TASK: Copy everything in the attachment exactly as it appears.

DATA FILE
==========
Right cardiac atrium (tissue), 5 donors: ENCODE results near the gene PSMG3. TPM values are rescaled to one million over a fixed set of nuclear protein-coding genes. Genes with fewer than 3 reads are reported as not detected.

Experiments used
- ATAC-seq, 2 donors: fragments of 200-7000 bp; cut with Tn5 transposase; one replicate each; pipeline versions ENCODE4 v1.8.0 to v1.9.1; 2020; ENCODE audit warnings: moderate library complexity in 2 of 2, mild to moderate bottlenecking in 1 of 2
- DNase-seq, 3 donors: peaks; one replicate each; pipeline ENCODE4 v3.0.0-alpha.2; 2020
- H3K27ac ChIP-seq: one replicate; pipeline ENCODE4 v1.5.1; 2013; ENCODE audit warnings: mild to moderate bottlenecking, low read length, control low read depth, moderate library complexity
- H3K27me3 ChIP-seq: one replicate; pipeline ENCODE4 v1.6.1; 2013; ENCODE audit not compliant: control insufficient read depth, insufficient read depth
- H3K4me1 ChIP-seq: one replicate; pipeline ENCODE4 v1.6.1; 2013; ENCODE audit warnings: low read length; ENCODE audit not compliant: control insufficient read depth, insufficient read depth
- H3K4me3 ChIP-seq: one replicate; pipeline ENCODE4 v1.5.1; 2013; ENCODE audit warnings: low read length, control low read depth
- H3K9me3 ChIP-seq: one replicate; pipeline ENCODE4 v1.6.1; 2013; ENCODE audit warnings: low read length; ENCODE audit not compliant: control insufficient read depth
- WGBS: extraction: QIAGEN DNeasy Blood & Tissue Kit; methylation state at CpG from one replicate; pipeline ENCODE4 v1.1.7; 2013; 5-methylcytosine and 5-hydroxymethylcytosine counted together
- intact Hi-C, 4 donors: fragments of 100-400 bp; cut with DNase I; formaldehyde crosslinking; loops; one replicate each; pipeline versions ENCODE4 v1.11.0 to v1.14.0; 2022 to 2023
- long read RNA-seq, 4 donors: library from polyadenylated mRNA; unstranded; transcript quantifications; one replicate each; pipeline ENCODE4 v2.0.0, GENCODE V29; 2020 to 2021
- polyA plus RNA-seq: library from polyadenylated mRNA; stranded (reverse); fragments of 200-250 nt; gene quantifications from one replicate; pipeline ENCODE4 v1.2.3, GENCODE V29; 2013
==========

Right cardiac atrium (tissue), 5 donors: ENCODE results near the gene PSMG3. TPM values are rescaled to one million over a fixed set of nuclear protein-coding genes. Genes with fewer than 3 reads are reported as not detected.

Experiments used
- ATAC-seq, 2 donors: fragments of 200-7000 bp; cut with Tn5 transposase; one replicate each; pipeline versions ENCODE4 v1.8.0 to v1.9.1; 2020; ENCODE audit warnings: moderate library complexity in 2 of 2, mild to moderate bottlenecking in 1 of 2
- DNase-seq, 3 donors: peaks; one replicate each; pipeline ENCODE4 v3.0.0-alpha.2; 2020
- H3K27ac ChIP-seq: one replicate; pipeline ENCODE4 v1.5.1; 2013; ENCODE audit warnings: mild to moderate bottlenecking, low read length, control low read depth, moderate library complexity
- H3K27me3 ChIP-seq: one replicate; pipeline ENCODE4 v1.6.1; 2013; ENCODE audit not compliant: control insufficient read depth, insufficient read depth
- H3K4me1 ChIP-seq: one replicate; pipeline ENCODE4 v1.6.1; 2013; ENCODE audit warnings: low read length; ENCODE audit not compliant: control insufficient read depth, insufficient read depth
- H3K4me3 ChIP-seq: one replicate; pipeline ENCODE4 v1.5.1; 2013; ENCODE audit warnings: low read length, control low read depth
- H3K9me3 ChIP-seq: one replicate; pipeline ENCODE4 v1.6.1; 2013; ENCODE audit warnings: low read length; ENCODE audit not compliant: control insufficient read depth
- WGBS: extraction: QIAGEN DNeasy Blood & Tissue Kit; methylation state at CpG from one replicate; pipeline ENCODE4 v1.1.7; 2013; 5-methylcytosine and 5-hydroxymethylcytosine counted together
- intact Hi-C, 4 donors: fragments of 100-400 bp; cut with DNase I; formaldehyde crosslinking; loops; one replicate each; pipeline versions ENCODE4 v1.11.0 to v1.14.0; 2022 to 2023
- long read RNA-seq, 4 donors: library from polyadenylated mRNA; unstranded; transcript quantifications; one replicate each; pipeline ENCODE4 v2.0.0, GENCODE V29; 2020 to 2021
- polyA plus RNA-seq: library from polyadenylated mRNA; stranded (reverse); fragments of 200-250 nt; gene quantifications from one replicate; pipeline ENCODE4 v1.2.3, GENCODE V29; 2013